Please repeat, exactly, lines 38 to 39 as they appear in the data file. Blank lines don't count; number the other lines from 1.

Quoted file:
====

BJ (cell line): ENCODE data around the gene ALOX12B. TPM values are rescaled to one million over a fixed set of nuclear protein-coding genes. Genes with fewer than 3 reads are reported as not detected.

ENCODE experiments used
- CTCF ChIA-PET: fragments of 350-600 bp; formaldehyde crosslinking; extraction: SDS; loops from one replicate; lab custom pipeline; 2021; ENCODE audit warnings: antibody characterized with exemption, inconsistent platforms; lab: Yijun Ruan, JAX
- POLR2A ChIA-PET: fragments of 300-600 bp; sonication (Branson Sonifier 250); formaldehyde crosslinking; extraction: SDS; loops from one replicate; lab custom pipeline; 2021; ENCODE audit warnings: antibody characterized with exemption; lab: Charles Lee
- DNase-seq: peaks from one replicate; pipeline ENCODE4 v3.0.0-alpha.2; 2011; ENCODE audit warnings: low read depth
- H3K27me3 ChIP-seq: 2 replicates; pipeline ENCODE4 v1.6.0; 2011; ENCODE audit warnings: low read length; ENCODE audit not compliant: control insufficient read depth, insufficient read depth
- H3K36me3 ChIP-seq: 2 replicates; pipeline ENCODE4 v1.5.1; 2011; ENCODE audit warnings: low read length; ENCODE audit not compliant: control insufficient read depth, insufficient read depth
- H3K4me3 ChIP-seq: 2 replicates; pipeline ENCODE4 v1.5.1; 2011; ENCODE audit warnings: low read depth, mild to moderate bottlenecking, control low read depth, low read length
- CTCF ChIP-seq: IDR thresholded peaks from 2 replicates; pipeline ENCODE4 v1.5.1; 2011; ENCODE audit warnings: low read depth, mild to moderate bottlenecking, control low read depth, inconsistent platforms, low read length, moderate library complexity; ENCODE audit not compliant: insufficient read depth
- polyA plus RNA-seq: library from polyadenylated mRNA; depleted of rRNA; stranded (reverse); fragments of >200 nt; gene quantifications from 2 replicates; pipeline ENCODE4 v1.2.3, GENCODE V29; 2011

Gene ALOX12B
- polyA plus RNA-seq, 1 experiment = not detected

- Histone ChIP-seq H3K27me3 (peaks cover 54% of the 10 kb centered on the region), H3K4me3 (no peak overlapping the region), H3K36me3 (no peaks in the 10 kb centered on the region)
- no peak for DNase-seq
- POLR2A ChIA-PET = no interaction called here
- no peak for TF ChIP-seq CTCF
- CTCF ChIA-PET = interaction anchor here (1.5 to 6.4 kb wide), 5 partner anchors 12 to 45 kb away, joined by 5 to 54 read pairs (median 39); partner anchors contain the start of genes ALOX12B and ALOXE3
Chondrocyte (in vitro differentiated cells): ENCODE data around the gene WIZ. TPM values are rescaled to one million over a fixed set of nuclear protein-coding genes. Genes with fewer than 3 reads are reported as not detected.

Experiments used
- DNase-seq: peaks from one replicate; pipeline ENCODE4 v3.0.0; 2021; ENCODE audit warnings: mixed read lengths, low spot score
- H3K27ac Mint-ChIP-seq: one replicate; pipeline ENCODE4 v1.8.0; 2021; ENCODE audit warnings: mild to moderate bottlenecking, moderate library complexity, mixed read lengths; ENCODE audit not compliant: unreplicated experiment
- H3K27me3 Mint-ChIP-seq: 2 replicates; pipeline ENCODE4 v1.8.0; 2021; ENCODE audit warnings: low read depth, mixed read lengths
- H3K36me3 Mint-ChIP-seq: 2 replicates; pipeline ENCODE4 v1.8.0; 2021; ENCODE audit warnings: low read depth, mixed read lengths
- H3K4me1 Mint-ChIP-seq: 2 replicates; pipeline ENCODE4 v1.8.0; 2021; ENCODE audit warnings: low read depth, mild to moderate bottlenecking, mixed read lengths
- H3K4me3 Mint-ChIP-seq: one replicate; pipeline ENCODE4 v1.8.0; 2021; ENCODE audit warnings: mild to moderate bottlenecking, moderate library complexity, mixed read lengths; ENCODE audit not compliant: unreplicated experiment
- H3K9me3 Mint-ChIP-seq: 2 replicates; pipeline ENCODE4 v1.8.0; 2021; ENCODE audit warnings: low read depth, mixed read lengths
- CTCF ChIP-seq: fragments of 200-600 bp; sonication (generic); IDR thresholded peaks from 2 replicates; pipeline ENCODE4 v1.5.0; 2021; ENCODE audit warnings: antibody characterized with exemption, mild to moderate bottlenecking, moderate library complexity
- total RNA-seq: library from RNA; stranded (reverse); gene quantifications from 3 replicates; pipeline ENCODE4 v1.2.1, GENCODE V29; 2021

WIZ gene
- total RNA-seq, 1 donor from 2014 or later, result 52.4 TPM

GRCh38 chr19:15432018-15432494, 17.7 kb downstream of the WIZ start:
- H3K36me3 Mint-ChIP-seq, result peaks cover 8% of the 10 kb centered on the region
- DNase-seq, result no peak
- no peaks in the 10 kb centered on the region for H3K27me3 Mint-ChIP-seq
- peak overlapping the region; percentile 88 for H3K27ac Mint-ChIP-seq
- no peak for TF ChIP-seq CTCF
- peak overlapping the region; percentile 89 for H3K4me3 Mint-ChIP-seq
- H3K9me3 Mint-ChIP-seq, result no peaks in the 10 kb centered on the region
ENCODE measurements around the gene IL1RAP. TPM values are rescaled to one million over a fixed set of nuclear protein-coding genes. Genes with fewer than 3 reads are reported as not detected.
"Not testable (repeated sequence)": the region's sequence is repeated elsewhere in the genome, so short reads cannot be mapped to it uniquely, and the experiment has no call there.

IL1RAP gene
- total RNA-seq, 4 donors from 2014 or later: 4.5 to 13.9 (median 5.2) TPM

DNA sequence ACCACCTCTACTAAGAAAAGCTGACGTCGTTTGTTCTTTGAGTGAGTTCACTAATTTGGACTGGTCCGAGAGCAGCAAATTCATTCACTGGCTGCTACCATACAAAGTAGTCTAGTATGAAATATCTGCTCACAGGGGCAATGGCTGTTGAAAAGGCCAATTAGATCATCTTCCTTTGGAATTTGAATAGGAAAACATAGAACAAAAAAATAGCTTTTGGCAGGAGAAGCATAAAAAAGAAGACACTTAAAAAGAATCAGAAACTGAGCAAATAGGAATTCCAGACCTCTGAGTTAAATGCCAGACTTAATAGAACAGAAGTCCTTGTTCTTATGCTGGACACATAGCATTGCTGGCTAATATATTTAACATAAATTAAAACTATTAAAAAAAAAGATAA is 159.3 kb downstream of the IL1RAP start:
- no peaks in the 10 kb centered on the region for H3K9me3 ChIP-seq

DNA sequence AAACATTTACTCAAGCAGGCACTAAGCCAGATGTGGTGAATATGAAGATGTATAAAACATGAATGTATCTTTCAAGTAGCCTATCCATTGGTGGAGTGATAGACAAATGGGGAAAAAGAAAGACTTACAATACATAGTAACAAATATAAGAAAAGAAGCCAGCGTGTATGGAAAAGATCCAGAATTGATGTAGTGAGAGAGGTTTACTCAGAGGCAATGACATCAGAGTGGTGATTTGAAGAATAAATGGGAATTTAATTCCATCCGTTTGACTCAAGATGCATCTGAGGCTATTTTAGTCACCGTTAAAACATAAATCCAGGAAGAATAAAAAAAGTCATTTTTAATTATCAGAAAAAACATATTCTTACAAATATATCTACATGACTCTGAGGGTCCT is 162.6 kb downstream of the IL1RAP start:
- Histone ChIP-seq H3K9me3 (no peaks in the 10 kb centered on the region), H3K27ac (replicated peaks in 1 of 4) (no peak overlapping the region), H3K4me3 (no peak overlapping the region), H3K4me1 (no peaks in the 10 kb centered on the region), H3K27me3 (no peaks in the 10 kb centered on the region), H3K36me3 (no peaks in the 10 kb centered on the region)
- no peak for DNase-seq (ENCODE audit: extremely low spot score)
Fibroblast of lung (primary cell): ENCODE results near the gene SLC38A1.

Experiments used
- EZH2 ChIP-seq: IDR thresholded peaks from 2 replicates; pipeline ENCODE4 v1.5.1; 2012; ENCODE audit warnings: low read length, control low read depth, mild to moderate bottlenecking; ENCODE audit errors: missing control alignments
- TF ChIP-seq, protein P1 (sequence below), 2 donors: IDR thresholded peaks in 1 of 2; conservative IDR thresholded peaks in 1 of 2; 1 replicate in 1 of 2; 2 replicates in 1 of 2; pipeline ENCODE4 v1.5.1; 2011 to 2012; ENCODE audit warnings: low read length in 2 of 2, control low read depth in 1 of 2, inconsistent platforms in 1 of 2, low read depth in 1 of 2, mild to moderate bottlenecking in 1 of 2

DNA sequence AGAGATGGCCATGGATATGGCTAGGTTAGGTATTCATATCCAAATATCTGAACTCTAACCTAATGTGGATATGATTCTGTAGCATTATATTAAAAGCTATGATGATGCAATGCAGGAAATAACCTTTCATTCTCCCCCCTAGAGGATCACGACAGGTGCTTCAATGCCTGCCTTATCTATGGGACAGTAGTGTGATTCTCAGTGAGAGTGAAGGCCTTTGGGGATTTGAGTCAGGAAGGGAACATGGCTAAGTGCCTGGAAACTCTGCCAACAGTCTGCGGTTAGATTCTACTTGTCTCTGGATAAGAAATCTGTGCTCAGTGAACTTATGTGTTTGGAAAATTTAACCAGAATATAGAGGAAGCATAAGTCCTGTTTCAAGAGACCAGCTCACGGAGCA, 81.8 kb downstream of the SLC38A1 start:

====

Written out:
- H3K9me3 Mint-ChIP-seq, result no peaks in the 10 kb centered on the region
ENCODE measurements around the gene IL1RAP. TPM values are rescaled to one million over a fixed set of nuclear protein-coding genes. Genes with fewer than 3 reads are reported as not detected.